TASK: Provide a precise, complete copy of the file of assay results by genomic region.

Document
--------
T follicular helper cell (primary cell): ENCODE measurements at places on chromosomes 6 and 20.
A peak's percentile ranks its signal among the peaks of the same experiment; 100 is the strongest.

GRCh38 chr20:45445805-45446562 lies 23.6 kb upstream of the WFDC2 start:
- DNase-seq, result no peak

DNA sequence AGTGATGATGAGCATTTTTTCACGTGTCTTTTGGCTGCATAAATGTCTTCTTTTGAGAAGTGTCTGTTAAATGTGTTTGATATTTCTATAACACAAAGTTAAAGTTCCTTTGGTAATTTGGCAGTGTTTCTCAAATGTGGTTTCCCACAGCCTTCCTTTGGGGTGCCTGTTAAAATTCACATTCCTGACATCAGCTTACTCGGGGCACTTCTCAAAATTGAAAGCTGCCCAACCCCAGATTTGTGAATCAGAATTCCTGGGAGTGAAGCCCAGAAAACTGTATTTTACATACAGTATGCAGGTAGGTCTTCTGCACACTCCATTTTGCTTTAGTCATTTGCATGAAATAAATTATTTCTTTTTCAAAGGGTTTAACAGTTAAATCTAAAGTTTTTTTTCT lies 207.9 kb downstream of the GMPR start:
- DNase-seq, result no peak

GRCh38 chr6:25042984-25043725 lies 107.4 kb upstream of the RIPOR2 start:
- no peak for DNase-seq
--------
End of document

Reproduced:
T follicular helper cell (primary cell): ENCODE measurements at places on chromosomes 6 and 20.
A peak's percentile ranks its signal among the peaks of the same experiment; 100 is the strongest.

GRCh38 chr20:45445805-45446562 lies 23.6 kb upstream of the WFDC2 start:
- DNase-seq, result no peak

DNA sequence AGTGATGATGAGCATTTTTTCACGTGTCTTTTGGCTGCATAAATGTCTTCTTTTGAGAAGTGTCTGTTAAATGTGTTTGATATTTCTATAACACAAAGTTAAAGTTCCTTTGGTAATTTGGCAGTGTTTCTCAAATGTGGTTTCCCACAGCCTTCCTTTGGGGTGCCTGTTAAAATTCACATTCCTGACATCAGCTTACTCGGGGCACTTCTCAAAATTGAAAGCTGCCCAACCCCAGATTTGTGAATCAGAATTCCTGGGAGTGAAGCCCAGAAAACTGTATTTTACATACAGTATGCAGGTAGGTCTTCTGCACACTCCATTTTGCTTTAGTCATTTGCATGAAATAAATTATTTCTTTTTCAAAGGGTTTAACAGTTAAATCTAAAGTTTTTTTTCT lies 207.9 kb downstream of the GMPR start:
- DNase-seq, result no peak

GRCh38 chr6:25042984-25043725 lies 107.4 kb upstream of the RIPOR2 start:
- no peak for DNase-seq